This data suggests that Australia’s greenhouse gas emissions for 2020 could be at least 882 (532 + 350) million tonnes and its contribution to sequestration could reduce by at least 350 million tonnes because of the bushfires; this is a 130% increase in Australia’s net carbon emissions and, if the Adani coal mine is developed, there could be a further 130% increase in carbon emissions (another 705 million tonnes) attributable to Australia.
Further, whilst the Adani coal mine may increase export earnings, generate employment, and contribute to economic development, the reality of the bushfires is that export earnings from tourism will be very badly affected, many jobs have been lost, new health and stress related problems will emerge and the economy has been severely damaged.
It is also an alarming scenario that carbon emissions attributable to Australia (from direct use, bushfires, and coal and petroleum exports) could exceed 2,787 (1,200 + 532 + 350 + 705) million tonnes per annum. This is about 6.8% of global emissions and sets Australia as a leading contributor to carbon emissions. Australia thus needs to structure its response to the bushfires within an international context, putting aside parochial political considerations.
Relevant here is the Intergovernmental Agreement on the Environment signed by the Heads of Government of the Commonwealth, States and Territories of Australia and by the Local Government Association. This is a non-political document, agreed by all parties, that can guide Australia’s response.
Section 3 specifies four principles of environmental policy that should inform policy making and program implementation. One is the Precautionary principle, to the effect that where there are threats of serious or irreversible environmental damage, lack of full scientific certainty should not be used as a reason for postponing measures to prevent environmental degradation.
This principle is of fundamental importance in determining a response to the devastating bushfires. First, increasing temperatures threaten irreversible environmental damage, a primary trigger for applying the Precautionary principle. Second, while there are some who claim there is not full scientific certainty that carbon emissions cause these temperature increases, there is very substantive and credible scientific evidence to this effect.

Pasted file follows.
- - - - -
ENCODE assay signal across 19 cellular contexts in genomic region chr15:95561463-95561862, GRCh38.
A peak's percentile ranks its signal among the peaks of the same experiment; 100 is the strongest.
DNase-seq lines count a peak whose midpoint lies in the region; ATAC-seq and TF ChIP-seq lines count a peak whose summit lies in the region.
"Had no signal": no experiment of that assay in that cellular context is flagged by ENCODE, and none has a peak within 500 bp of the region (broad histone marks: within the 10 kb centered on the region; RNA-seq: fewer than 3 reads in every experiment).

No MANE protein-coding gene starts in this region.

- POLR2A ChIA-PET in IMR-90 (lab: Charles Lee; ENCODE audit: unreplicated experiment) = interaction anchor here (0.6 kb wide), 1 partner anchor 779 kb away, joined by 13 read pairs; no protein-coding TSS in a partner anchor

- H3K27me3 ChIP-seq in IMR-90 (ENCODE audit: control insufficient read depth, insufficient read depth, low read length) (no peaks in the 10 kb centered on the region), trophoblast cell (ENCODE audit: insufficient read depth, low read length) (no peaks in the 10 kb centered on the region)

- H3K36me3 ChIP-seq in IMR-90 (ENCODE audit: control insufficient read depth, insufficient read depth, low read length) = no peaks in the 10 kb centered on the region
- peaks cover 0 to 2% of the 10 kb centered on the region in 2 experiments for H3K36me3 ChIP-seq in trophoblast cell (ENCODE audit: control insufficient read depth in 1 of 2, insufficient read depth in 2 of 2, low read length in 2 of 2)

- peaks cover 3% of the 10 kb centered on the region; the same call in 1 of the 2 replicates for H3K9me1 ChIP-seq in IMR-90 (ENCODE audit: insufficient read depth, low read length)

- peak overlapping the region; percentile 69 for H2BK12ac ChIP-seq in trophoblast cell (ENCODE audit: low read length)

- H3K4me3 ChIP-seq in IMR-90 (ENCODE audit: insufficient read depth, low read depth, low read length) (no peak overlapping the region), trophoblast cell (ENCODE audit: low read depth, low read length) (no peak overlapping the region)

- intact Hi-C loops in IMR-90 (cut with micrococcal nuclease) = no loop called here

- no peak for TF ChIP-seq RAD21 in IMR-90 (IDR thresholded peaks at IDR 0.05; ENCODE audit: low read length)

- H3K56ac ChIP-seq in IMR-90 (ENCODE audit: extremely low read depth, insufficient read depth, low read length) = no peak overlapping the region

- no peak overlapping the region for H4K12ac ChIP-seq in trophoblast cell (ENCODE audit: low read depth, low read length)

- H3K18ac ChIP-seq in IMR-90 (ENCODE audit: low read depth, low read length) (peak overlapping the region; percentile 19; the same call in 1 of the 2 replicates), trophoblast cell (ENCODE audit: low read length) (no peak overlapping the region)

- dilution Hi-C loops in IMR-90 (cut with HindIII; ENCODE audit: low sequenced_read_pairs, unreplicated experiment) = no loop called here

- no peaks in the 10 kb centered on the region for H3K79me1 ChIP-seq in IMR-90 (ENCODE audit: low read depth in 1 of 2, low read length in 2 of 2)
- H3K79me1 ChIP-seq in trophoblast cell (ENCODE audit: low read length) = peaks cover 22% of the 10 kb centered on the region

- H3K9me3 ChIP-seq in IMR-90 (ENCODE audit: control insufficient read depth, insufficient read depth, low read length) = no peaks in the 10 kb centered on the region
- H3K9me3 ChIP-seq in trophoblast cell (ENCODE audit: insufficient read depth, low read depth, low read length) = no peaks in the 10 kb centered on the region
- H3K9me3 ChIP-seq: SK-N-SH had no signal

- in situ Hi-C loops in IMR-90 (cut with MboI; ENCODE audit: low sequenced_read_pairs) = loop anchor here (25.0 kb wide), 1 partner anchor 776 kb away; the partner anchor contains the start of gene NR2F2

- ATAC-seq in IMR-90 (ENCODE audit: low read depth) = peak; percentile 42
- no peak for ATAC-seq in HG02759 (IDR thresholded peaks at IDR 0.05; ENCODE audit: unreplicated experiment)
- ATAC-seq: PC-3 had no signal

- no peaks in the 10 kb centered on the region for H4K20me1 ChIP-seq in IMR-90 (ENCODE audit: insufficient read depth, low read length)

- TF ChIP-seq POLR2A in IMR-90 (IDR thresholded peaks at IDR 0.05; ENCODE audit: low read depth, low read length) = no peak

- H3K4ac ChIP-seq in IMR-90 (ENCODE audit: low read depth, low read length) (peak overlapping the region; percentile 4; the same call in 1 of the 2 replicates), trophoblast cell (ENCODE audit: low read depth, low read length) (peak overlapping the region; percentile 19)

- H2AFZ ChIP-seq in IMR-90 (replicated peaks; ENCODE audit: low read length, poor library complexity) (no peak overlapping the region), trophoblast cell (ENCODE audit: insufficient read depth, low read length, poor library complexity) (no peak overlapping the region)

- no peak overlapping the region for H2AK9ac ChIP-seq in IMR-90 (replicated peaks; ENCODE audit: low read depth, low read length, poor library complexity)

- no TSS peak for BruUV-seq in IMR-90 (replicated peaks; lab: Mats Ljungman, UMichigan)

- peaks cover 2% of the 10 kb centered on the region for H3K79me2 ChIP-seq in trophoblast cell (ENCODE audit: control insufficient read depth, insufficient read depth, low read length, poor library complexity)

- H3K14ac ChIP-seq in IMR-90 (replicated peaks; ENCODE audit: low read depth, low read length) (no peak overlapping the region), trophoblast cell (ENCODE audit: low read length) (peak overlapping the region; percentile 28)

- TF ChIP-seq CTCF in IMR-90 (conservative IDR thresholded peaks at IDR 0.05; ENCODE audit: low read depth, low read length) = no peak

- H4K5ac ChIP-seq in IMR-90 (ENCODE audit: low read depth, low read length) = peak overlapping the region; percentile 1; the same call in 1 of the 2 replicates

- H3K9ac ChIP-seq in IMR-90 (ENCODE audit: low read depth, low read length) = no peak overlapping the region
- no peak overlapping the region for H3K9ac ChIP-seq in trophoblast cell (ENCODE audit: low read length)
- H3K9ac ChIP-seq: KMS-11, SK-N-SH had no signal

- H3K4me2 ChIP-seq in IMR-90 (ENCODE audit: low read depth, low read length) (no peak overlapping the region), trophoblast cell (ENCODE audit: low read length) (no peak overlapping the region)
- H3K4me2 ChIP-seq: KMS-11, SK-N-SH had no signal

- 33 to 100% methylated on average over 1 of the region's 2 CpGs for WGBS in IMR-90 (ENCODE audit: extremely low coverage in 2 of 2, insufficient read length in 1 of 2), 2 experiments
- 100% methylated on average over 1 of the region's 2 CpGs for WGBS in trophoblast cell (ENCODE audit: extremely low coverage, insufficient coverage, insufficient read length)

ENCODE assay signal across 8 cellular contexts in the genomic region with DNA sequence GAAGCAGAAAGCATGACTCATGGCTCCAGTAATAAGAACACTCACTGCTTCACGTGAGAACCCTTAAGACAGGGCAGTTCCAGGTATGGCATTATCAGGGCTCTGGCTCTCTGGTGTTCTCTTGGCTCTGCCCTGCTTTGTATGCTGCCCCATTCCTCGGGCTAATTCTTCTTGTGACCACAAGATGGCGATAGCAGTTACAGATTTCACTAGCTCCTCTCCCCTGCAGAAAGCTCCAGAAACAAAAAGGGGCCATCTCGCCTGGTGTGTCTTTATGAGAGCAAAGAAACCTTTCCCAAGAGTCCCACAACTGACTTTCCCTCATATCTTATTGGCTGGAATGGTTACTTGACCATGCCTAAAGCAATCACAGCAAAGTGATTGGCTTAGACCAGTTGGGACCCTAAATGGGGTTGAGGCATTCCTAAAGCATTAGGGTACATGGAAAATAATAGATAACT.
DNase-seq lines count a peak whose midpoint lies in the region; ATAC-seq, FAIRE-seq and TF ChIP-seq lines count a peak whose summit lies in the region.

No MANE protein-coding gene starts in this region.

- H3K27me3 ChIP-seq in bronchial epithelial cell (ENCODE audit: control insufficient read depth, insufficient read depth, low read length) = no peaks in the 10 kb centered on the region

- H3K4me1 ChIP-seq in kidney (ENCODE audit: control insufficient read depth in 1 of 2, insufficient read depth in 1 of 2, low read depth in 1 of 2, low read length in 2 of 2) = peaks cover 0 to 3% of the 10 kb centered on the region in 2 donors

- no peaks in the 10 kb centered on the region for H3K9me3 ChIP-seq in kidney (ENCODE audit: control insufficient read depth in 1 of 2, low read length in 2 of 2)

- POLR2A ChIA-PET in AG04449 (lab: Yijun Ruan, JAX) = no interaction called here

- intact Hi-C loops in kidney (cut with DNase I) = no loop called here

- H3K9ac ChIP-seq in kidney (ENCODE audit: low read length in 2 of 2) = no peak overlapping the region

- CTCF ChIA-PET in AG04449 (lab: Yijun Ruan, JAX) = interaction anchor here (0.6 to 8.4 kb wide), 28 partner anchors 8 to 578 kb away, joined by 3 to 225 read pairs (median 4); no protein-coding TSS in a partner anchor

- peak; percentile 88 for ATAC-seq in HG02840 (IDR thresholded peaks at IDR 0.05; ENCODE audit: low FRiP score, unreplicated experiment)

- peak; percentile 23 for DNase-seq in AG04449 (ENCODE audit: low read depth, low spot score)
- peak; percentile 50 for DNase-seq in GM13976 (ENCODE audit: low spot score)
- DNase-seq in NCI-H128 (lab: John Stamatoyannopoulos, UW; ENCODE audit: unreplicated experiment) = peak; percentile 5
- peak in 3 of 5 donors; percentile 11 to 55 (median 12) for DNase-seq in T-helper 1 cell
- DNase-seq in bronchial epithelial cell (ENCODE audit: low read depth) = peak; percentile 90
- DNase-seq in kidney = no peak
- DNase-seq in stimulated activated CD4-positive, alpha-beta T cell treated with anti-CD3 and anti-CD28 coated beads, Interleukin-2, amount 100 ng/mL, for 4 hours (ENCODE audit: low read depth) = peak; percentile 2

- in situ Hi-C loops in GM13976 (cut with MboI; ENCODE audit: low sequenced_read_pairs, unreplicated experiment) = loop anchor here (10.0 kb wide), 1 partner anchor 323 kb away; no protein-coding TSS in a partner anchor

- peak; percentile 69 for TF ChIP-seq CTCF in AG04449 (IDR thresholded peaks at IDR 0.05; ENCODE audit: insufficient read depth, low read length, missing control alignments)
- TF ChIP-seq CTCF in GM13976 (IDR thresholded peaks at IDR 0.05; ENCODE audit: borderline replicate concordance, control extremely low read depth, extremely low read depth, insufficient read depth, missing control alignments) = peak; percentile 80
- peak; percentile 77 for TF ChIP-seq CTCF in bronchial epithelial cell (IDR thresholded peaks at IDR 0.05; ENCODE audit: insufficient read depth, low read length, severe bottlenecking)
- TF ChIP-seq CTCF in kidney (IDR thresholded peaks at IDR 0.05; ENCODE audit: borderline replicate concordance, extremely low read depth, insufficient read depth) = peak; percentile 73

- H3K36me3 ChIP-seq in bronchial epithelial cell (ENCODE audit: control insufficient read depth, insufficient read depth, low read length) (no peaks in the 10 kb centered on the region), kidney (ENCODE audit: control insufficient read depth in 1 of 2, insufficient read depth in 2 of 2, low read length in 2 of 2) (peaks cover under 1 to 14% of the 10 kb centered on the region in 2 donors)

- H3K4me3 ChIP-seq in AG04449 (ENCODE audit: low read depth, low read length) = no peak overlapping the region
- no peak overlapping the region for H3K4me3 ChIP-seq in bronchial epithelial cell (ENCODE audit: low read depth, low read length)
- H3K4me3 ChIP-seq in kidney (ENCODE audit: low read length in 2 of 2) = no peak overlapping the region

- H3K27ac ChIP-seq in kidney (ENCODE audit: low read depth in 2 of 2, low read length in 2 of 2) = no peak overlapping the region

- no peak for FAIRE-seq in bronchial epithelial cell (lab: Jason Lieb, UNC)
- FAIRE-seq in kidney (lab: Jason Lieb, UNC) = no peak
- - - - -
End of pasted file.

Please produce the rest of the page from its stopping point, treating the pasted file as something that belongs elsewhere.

Given the catastrophic impact of the bushfires, and the strength of this evidence, it would be irresponsible, foolhardy, and a blatant disregard of the Precautionary principle, to insist on scientific certainty as a prerequisite for a decision to be made to stop the development of the Adani coal mine.
Finally Australia, as a leading contributor to global carbon emissions, has an accountability to the international community for its actions. In addition, it is indefensible to support a mining project that could result in a 1% increase in global carbon emissions at a time when the international community has responded very generously to a national crisis caused by carbon emissions.
The bushfire catastrophe is a tipping point for environmental policy, so we urge you as Federal Environment Minister to take action pursuant to the 1992 Intergovernmental Agreement on the Environment to stop development of the Adani mine.
We have copied this letter to the Leader of the Opposition, our local Members of Parliament, the Leader of the Greens and the Premier of Queensland.
Dr Chris Dalton, PhD Dr Janice Nelson, M.B.B.S